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Hoffmann, R. A wiki for the life sciences where authorship matters. Nature Genetics (2008)

Nonautonomous inverted repeat Alien transposable elements are associated with genes of both monocotyledonous and dicotyledonous plants.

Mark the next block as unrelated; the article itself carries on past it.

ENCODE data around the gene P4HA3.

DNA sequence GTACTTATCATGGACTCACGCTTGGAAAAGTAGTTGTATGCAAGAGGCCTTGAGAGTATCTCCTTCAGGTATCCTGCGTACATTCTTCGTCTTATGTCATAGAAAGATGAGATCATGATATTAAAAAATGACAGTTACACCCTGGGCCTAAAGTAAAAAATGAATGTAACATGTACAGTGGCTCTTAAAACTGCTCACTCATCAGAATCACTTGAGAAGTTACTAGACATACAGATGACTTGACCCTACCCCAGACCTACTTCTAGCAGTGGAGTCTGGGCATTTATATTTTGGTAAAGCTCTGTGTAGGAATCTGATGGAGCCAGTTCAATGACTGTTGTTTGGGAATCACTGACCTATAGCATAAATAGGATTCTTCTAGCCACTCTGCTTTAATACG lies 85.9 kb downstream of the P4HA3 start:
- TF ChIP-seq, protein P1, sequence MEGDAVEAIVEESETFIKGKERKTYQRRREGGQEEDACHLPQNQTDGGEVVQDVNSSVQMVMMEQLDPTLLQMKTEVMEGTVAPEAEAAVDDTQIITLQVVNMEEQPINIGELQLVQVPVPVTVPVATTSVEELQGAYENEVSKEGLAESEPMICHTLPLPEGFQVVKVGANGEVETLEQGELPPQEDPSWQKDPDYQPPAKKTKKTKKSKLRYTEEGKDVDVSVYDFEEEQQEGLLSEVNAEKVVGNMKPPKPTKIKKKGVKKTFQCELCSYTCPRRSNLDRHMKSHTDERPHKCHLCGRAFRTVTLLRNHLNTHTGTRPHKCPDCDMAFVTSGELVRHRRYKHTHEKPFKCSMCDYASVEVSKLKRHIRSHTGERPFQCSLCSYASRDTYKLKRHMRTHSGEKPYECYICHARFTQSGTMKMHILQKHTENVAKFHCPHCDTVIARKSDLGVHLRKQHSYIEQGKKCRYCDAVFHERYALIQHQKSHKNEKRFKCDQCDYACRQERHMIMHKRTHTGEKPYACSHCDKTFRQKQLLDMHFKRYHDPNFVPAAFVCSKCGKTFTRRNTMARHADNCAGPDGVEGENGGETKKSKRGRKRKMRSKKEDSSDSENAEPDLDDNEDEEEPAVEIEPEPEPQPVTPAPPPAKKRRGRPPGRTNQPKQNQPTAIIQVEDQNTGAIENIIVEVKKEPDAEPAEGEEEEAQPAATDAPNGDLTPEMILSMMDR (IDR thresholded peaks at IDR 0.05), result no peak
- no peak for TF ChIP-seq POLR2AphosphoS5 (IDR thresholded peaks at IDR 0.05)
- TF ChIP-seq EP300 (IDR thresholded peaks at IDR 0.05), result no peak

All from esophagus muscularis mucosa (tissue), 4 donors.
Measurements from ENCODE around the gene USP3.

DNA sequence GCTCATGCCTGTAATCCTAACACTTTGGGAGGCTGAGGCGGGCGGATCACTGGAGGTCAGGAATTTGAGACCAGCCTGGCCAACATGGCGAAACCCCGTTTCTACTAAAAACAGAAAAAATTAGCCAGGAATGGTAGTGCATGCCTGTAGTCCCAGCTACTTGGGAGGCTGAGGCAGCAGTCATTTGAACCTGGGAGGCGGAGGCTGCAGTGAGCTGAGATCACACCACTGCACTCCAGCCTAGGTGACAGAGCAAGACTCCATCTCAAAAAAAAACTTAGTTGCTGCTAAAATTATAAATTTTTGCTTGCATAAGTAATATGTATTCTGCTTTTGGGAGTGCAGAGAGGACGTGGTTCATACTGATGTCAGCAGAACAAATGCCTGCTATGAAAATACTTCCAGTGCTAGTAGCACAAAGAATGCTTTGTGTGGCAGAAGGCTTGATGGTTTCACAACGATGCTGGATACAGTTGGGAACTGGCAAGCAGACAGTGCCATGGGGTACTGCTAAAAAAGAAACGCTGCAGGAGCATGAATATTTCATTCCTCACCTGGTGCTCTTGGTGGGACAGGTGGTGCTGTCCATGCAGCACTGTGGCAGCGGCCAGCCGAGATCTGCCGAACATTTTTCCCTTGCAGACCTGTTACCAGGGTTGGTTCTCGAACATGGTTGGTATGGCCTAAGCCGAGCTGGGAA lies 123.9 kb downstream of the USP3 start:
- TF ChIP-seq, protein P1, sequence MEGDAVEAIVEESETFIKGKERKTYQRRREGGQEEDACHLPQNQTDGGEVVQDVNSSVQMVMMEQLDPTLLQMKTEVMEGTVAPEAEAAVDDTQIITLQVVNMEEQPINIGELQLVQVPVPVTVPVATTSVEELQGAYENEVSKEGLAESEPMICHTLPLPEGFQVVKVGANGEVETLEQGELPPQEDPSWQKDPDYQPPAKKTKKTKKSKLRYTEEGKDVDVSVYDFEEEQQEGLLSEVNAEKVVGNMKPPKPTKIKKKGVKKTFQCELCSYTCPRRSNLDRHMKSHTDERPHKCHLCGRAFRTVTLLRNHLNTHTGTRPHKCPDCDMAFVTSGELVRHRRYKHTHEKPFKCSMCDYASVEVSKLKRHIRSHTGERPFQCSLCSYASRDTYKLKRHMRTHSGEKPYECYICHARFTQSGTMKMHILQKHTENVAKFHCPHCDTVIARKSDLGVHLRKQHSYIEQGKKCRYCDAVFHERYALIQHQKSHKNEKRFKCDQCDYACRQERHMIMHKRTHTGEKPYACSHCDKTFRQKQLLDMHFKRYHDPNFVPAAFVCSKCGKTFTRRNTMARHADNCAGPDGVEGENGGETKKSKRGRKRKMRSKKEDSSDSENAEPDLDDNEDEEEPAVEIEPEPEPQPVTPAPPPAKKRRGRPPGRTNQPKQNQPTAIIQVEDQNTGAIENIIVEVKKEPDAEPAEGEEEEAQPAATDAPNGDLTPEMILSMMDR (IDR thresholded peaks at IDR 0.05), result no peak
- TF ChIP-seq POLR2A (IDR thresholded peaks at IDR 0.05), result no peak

Alien are highly repeated plant transposable elements characterized by their small size (approx. 400 bp), high A + T content, target site specificity, potential to form stable secondary structures and possession of a conserved 28-bp terminal inverted repeat (TIR). Besides the TIR, they contain subterminal inverted repeat motifs (SIRM), as well as the 5'-CATGCAT domain which has been reported to be a cis-acting regulatory element of gene expression in some plant species. Although they were first identified in the intron of the bell pepper (Capsicum annuum) Sn-2 gene and in the promoter region of the potato starch phosphorylase-encoding gene, Alien arranged in tandem are present in the promoter of patatin class-II genes. PCR on the bell pepper genomic DNA using the Alien TIR consensus sequence as primer yielded DNA fragments of nearly 400 bp. These fragments have characteristics of transposable elements and contain numerous motifs reminiscent of Alien elements. Importantly, PCR on genomic DNA extracts from various monocotyledonous and dicotyledonous plants using the TIR consensus sequence as primer and subsequent hybridization with different Alien probes revealed that these elements are ubiquitously present and highly repeated in the genomes of higher plants.[1]


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